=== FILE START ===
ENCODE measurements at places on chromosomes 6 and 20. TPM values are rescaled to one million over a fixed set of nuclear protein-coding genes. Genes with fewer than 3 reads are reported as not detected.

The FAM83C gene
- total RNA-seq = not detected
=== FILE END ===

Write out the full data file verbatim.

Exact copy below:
ENCODE measurements at places on chromosomes 6 and 20. TPM values are rescaled to one million over a fixed set of nuclear protein-coding genes. Genes with fewer than 3 reads are reported as not detected.

The FAM83C gene
- total RNA-seq = not detected